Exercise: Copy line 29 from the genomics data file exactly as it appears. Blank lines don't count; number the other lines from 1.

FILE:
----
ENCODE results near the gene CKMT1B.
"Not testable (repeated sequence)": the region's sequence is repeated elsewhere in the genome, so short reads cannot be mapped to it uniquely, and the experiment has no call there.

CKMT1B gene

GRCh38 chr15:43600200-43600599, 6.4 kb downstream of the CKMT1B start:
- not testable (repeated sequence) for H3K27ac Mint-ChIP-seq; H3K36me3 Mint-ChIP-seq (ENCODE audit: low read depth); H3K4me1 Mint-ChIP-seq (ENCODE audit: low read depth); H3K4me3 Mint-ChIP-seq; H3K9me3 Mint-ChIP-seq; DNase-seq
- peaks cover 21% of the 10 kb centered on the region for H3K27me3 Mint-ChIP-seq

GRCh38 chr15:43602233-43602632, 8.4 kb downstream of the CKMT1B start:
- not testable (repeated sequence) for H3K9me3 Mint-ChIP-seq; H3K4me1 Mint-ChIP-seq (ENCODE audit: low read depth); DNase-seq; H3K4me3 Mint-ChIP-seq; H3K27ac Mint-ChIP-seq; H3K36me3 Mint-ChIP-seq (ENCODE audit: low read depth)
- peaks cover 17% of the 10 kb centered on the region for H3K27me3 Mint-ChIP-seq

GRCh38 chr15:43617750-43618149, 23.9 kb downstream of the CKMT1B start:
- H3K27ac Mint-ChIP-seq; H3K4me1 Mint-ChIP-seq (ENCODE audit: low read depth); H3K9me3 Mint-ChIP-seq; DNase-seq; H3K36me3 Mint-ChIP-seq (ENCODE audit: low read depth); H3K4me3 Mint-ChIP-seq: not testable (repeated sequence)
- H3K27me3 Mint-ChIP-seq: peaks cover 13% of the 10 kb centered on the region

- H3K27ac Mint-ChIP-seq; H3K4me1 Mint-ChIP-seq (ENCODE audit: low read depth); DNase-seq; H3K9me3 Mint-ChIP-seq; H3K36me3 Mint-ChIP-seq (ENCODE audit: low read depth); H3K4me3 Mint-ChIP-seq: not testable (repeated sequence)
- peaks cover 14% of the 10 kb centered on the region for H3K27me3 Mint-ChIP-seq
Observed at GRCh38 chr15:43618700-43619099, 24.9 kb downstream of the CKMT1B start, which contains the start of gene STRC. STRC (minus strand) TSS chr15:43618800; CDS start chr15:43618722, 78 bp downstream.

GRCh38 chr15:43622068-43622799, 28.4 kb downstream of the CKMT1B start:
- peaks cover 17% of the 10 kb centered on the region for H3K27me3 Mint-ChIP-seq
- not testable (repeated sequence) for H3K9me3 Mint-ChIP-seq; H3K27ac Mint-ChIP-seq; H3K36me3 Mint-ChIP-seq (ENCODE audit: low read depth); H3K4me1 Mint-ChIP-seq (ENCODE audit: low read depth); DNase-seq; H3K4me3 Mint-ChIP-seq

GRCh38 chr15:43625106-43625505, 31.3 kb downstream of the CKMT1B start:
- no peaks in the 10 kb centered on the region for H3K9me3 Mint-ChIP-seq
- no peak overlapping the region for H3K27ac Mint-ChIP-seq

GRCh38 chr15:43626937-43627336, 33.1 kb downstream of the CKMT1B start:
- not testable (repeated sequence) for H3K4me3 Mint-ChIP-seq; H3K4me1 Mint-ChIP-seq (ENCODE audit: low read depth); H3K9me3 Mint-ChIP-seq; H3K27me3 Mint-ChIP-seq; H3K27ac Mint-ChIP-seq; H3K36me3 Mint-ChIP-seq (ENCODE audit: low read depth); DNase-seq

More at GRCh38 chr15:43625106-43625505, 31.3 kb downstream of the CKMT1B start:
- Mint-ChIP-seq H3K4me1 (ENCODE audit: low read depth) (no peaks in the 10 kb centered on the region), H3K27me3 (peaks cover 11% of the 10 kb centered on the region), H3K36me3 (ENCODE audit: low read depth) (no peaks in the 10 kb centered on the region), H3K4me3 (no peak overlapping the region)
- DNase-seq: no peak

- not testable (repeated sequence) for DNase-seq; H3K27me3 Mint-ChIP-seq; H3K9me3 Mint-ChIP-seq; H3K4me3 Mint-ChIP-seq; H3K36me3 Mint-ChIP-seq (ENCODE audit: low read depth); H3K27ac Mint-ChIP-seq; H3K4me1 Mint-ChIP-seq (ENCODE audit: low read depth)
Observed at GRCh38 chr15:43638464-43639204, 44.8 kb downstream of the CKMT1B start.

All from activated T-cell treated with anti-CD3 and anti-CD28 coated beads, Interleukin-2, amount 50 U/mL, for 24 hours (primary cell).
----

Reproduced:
All from activated T-cell treated with anti-CD3 and anti-CD28 coated beads, Interleukin-2, amount 50 U/mL, for 24 hours (primary cell).